autocmd BufEnter *.go nmap <leader>i  <Plug>(go-info)

Show the interfaces a type implements with \ + ii:

autocmd BufEnter *.go nmap <leader>ii  <Plug>(go-implements)

Describe the definition of a given type with \ + ci:

autocmd BufEnter *.go nmap <leader>ci  <Plug>(go-describe)

See the callers of a given function with \ + cc:

autocmd BufEnter *.go nmap <leader>cc  <Plug>(go-callers)

Find all references of a given type/function in the codebase with \ + cr:

nmap <leader>cr <Plug>(coc-references)

Go to definition/Go back with Ctrl+d and Ctrl+a:

nmap <C-a> <C-o>
nmap <C-d> <Plug>(coc-definition)

Refactor Go Code

Not many options here, but there's renaming the symbol your cursor is on with \ + r:

nmap <leader>r <Plug>(coc-rename)

Occasional Maintenance of Tooling

To update all Go tools, run this from vim:


And updating all coc plugins:


To upgrade vim-go or coc.nvim, delete the folders from ~/.vim/bundle and git clone the repos again.

Setup The Cool gruvbox Theme (Optional)

Install gruvbox using pathogen:

git clone ~/.vim/bundle

Enable it in your .vimrc with some opinionated extra options:

colorscheme gruvbox
autocmd ColorScheme * highlight CocErrorFloat guifg=#ffffff
autocmd ColorScheme * highlight CocInfoFloat guifg=#ffffff
autocmd ColorScheme * highlight CocWarningFloat guifg=#ffffff
autocmd ColorScheme * highlight SignColumn guibg=#adadad

Want to see how it looks?

Setup tmux For Terminal Multiplexing (Optional)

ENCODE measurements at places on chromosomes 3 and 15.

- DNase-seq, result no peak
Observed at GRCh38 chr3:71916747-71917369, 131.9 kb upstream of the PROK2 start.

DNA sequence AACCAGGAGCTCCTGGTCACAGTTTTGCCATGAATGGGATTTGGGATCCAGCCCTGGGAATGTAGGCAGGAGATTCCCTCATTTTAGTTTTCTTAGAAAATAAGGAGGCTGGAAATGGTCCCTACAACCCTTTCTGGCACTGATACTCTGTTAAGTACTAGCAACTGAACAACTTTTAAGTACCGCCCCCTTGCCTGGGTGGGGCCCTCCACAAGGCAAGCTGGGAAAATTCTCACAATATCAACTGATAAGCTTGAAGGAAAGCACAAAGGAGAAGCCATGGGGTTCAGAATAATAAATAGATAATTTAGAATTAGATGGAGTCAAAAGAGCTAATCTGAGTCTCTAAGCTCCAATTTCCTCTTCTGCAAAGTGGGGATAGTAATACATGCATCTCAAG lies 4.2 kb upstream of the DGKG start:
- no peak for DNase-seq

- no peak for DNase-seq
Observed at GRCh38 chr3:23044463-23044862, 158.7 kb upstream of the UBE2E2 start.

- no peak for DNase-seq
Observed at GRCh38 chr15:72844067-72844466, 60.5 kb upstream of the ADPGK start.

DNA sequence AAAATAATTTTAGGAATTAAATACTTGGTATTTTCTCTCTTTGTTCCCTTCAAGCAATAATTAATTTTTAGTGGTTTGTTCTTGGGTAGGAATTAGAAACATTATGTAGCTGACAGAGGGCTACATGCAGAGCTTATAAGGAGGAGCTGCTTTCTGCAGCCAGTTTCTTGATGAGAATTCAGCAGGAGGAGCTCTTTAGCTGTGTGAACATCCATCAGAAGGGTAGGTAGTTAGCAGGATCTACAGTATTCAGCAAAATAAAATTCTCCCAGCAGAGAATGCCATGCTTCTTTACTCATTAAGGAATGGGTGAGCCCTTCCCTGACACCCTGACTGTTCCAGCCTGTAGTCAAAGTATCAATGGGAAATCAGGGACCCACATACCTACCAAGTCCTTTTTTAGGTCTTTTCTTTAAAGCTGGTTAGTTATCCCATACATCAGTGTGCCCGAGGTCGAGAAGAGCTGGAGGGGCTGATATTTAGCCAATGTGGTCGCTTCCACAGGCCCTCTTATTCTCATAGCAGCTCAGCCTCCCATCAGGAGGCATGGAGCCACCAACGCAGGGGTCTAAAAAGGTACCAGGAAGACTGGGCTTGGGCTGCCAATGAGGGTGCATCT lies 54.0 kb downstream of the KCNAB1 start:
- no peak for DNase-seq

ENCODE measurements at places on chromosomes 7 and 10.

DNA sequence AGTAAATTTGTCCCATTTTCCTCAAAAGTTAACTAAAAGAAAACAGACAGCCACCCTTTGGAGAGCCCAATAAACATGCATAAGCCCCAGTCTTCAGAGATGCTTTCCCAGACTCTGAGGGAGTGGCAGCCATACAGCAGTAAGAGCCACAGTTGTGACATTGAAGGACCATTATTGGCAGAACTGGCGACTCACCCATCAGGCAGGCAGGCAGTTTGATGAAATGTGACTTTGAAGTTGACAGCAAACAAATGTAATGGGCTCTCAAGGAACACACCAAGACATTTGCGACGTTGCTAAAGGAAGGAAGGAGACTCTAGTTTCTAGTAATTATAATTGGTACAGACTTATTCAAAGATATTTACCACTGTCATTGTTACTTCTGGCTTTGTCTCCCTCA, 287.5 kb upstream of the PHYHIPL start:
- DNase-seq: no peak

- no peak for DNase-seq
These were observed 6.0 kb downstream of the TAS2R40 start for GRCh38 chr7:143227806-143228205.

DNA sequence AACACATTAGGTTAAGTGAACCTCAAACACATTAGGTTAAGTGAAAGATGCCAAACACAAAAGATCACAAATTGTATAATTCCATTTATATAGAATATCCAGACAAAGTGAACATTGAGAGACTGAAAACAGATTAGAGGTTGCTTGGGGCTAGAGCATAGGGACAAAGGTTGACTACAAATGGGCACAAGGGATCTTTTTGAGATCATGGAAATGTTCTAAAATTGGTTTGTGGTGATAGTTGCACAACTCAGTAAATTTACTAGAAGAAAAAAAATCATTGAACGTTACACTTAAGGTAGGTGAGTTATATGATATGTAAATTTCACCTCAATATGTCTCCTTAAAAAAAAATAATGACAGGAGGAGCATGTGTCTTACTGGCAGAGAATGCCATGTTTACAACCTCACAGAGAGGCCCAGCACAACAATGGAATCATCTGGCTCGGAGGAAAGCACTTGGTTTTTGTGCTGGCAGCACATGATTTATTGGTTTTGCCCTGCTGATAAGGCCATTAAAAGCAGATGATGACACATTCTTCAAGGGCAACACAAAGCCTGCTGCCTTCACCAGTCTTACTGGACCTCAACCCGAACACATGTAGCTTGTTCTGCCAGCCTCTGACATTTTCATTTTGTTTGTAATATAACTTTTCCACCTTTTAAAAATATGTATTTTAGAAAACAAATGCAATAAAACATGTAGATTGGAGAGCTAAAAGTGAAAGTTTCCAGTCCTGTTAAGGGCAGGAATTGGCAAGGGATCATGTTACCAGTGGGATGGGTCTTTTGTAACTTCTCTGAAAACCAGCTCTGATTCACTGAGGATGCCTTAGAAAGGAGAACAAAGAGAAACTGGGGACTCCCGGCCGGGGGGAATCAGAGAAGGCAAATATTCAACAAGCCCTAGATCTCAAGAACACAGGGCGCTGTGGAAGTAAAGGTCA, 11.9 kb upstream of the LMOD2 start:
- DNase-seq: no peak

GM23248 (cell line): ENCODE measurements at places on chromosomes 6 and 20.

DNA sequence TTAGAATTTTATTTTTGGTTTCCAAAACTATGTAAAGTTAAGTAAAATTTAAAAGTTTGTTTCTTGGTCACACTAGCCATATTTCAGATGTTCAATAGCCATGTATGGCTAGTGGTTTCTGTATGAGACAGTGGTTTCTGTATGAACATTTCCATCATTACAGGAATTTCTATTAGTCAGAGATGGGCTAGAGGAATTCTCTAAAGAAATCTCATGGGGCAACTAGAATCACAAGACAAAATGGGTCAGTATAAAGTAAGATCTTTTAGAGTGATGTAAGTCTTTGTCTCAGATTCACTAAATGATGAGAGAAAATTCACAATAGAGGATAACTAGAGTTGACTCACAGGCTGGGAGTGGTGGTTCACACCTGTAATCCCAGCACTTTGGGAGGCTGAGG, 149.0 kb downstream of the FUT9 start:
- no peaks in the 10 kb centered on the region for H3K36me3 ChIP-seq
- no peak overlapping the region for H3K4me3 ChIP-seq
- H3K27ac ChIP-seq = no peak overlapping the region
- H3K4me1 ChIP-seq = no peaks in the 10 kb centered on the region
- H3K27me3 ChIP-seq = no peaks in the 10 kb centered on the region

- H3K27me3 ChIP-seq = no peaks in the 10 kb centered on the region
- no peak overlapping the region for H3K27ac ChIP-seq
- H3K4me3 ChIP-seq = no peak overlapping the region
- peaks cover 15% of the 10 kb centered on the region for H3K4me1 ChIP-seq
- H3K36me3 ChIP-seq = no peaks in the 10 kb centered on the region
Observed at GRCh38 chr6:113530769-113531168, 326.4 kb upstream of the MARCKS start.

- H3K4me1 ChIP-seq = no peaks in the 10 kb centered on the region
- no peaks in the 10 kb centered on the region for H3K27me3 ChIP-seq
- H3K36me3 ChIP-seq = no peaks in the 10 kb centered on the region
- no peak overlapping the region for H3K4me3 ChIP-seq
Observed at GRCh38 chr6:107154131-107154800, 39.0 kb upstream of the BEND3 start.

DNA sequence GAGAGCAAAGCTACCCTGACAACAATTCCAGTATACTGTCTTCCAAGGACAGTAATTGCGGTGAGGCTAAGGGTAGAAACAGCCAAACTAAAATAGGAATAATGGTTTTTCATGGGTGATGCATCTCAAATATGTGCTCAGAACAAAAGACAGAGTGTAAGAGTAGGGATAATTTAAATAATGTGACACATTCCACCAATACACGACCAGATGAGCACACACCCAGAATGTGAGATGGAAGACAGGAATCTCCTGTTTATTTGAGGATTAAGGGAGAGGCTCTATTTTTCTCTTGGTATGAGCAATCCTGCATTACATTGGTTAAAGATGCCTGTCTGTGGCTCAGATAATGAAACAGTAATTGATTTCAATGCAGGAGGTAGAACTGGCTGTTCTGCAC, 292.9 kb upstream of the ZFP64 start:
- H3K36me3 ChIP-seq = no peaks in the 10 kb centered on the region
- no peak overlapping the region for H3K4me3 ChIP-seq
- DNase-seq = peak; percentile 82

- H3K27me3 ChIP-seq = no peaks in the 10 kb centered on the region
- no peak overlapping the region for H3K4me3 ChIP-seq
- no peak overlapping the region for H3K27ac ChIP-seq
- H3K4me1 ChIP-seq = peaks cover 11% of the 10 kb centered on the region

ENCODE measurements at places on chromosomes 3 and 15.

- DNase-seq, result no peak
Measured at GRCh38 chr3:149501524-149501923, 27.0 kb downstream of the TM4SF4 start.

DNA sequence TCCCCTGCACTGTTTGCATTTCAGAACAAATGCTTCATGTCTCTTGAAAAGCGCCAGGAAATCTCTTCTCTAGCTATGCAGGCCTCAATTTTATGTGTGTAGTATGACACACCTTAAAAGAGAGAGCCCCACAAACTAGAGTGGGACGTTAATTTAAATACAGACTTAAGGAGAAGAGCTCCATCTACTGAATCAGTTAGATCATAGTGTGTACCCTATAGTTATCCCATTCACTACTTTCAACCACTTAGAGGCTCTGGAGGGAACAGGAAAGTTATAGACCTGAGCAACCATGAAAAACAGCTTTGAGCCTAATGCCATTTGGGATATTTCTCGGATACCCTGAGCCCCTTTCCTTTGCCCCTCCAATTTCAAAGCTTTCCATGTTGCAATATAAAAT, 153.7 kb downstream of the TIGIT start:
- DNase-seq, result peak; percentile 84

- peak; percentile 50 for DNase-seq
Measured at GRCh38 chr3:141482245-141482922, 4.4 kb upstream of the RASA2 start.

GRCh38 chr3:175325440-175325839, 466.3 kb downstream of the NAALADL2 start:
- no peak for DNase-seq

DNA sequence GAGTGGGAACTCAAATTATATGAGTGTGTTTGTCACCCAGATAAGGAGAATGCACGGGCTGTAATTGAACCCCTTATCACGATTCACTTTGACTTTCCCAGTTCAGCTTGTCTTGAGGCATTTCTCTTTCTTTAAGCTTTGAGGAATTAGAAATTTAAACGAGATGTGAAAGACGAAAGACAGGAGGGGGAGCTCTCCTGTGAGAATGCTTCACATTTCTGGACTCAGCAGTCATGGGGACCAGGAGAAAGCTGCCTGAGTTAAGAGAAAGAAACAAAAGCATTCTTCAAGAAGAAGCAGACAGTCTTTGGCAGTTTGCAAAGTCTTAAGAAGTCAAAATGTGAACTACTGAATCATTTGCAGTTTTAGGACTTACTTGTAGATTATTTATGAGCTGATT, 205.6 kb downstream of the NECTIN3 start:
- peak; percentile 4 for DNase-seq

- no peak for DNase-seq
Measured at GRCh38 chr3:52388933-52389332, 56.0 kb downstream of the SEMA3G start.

If you want to manage multiple terminal tabs in the same window, use tmux (See my how to guide):

This is one of the most useful tools I have setup because it allows me to do my code editing in vim and manage all sorts of other terminal-related tasks in separate tabs all inside the same window.


And that's everything I use for my daily Go programming.

This setup has worked extremely well for me and have in mind that I'm also dealing with Uber's huge Go Monorepo, where I've been able to integrate my vim environment seamlessly (with some extra settings which you probably won't need.

If you want to see my entire vim development environment, check out all my dotfiles and default-setups repos, which include my full setup, including external programs, the terminal, vim, tmux, colorschemes, etc.

Happy Gophing!

Check out some of my other Go series:
Integrating your Go Service with ELK
gRPC With Go Crash Course

Incremental search in vim

incremental search in vim

There is a slight, but obnoxious difference in how the default search works in vim against the way it works in other IDEs.

In vim, whenever you click the / (forward slash) you start writing a word you want to find in the current file. The problem is that you have to write the whole word and click enter before you start seeing the results.

This can work fine and you can cope with it most of the times, but it can start getting in the way pretty quickly once you start searching for longer words or phrases, whose exact identifier you can get wrong pretty easily. At that point, you have to start all over again with the search and be very careful about writing the keywords precisely.

The way search works in IDEs is that it starts showing results while you're typing the keyword. This way, you can:

  • Get to the word you need before you even write the whole keyword
  • Detect a mistake in your term before you're finished

This feature is called incremental search and can be very handy.

Today, I want to show you how to get it in your vim editor.

This article is part of the sequence  Boost Your VIM where I share my favorite vim plugins and tools which can greatly optimize your productivity and make you a better keystroke ninja.

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Pathogen – The Best Plugin Manager for vim